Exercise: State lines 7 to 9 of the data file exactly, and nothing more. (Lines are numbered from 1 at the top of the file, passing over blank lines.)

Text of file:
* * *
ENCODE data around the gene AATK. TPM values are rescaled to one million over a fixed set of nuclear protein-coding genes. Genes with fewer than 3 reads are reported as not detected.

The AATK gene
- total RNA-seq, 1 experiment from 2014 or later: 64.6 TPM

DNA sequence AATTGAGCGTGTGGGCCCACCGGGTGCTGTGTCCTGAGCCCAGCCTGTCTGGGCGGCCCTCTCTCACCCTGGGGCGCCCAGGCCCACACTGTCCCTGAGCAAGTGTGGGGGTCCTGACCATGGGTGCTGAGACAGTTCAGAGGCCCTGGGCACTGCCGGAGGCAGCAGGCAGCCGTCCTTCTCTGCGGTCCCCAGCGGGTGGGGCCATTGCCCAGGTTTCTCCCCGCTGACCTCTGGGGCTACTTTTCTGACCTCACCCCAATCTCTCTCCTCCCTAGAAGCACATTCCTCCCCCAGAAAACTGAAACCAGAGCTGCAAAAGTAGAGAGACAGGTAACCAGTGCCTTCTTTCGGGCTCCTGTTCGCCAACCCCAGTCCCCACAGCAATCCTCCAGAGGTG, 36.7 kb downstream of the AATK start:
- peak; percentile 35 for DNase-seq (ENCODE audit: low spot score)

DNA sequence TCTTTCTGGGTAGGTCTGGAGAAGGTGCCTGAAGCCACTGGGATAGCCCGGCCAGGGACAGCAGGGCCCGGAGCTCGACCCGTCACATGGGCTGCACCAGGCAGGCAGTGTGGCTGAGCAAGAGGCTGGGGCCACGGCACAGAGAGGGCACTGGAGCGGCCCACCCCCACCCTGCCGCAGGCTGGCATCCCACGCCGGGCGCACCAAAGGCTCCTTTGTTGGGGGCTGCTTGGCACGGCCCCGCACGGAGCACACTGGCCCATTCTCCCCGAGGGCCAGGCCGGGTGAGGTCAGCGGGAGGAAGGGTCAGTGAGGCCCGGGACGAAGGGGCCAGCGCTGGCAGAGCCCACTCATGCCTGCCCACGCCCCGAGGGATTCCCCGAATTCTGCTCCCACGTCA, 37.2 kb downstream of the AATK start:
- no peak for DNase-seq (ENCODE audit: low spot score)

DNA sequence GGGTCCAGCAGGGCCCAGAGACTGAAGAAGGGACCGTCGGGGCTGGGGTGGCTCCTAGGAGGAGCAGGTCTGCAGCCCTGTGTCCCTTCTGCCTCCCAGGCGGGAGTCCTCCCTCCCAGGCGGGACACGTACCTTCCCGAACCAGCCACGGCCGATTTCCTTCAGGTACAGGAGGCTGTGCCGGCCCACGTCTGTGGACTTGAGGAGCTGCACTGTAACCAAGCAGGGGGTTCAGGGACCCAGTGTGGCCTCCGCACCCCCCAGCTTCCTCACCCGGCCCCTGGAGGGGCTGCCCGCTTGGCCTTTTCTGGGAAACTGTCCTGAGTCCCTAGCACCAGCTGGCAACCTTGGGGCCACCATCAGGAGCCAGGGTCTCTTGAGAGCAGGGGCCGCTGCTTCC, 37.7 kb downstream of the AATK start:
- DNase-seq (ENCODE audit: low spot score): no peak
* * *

- no peak for DNase-seq (ENCODE audit: low spot score)

DNA sequence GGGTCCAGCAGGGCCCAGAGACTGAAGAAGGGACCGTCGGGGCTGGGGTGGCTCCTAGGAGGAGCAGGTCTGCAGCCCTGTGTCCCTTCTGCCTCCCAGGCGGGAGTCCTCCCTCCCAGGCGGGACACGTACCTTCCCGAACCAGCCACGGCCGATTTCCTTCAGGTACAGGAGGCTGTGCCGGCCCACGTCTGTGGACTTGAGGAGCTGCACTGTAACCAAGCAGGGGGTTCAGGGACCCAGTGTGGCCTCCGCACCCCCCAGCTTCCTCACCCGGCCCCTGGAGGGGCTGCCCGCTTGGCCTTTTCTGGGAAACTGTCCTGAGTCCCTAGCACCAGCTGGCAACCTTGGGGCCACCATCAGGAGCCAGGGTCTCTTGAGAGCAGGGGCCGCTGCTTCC, 37.7 kb downstream of the AATK start:
- DNase-seq (ENCODE audit: low spot score): no peak